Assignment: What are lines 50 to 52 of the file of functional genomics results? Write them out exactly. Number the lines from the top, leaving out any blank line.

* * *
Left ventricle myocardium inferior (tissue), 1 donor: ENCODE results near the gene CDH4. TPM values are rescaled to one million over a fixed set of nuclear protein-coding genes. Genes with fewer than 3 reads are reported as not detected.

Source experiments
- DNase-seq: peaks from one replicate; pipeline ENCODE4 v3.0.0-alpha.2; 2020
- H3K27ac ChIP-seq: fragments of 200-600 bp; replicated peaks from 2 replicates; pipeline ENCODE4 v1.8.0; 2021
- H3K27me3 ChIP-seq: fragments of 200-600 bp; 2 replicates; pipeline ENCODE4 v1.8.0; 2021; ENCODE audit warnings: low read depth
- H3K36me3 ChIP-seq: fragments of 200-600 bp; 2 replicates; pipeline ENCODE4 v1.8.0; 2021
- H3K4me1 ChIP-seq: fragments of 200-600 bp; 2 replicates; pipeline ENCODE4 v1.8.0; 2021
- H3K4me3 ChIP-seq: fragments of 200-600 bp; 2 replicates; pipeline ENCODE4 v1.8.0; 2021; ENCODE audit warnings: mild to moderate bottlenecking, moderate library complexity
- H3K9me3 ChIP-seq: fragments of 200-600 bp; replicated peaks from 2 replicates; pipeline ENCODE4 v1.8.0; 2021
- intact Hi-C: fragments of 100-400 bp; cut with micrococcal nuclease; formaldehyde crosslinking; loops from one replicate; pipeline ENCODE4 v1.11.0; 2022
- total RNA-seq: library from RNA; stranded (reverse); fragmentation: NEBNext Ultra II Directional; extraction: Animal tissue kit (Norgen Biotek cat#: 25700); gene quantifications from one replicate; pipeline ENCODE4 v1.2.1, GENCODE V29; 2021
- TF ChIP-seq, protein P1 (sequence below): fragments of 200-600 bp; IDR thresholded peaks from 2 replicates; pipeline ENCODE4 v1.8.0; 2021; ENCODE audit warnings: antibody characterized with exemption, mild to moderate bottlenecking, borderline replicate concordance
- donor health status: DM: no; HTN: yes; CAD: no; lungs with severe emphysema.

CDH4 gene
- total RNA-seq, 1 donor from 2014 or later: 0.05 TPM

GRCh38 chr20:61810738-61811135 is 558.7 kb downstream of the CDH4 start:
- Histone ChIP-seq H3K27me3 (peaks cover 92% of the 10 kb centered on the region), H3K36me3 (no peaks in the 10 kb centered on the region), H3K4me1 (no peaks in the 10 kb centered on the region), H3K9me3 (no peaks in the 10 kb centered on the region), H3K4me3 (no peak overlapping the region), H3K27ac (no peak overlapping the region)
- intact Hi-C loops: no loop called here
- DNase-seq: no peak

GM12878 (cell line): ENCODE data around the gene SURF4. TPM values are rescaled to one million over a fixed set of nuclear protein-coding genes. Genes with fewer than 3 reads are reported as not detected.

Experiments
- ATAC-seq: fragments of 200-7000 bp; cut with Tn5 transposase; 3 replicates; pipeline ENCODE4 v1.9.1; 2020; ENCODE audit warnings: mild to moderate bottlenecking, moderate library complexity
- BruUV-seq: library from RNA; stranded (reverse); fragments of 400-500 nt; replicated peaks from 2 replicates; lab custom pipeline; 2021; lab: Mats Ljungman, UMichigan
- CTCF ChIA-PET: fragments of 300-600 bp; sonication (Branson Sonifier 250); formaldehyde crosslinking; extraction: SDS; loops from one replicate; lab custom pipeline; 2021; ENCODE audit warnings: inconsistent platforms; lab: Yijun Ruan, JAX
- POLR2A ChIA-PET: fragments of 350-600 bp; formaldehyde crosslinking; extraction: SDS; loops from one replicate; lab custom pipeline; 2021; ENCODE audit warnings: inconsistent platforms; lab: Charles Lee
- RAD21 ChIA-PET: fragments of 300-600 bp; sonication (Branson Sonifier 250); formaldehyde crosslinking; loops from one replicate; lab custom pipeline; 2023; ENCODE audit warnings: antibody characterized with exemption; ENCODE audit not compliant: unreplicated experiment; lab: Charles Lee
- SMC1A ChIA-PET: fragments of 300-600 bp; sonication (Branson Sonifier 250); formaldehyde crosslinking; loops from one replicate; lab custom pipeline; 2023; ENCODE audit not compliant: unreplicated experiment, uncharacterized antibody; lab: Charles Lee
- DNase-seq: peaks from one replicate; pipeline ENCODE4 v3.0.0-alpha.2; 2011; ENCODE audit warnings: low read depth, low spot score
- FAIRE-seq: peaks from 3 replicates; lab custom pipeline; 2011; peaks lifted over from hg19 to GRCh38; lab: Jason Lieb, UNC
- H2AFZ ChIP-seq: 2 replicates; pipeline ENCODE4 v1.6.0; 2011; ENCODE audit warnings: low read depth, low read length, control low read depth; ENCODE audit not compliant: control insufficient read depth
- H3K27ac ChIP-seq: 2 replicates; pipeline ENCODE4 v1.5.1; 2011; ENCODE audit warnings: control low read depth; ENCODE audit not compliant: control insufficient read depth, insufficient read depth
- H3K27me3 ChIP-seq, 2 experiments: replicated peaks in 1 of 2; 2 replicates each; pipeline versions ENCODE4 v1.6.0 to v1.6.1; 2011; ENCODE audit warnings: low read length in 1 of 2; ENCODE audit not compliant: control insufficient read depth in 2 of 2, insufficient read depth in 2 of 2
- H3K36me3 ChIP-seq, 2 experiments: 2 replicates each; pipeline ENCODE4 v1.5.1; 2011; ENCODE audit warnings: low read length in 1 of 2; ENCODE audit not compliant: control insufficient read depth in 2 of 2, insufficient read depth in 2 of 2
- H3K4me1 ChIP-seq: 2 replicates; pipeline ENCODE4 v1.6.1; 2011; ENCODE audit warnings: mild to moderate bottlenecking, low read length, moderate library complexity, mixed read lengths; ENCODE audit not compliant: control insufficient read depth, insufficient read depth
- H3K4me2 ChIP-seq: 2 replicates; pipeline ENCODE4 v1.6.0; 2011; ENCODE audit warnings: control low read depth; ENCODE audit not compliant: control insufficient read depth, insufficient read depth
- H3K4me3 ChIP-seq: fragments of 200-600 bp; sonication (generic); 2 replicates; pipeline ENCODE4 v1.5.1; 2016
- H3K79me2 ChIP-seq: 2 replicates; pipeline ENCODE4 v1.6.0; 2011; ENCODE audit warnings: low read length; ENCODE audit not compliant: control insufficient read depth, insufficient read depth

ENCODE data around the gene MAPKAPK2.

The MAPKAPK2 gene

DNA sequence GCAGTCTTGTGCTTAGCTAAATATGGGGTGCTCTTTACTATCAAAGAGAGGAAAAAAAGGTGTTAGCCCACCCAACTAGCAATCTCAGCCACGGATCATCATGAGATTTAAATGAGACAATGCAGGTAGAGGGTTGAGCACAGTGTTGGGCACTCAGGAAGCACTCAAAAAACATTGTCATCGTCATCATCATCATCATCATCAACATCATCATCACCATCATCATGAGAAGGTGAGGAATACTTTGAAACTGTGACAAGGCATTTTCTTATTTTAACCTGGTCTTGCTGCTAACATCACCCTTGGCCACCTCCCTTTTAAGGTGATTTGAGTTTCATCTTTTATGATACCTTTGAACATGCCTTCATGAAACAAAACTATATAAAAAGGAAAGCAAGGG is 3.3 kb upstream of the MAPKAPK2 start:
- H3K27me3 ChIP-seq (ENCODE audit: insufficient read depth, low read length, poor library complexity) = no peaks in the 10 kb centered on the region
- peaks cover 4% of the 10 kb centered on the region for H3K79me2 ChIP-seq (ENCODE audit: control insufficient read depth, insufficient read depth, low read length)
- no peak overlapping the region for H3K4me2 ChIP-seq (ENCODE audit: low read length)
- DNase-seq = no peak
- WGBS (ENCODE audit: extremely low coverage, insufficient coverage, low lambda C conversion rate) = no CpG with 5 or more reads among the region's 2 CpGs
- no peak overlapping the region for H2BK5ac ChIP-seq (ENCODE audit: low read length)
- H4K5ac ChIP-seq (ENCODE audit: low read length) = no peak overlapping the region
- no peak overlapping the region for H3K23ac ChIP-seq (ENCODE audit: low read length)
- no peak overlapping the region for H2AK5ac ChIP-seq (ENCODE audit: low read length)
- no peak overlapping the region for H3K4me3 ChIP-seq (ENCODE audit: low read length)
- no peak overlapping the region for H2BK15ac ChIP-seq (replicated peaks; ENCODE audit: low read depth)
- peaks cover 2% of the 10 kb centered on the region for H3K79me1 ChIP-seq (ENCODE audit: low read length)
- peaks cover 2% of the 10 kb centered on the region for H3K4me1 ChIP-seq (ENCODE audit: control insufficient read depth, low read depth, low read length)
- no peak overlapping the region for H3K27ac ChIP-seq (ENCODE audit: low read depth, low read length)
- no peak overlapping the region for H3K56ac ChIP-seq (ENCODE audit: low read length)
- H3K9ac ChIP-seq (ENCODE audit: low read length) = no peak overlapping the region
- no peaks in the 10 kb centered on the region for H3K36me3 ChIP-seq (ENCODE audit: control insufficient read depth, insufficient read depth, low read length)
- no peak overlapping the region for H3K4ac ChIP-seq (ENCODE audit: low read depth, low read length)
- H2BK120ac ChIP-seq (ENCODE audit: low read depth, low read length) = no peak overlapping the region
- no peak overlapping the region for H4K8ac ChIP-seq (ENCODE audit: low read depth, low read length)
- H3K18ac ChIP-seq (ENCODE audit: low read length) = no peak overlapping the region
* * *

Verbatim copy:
- no peak overlapping the region for H3K4me3 ChIP-seq (ENCODE audit: low read length)
- no peak overlapping the region for H2BK15ac ChIP-seq (replicated peaks; ENCODE audit: low read depth)
- peaks cover 2% of the 10 kb centered on the region for H3K79me1 ChIP-seq (ENCODE audit: low read length)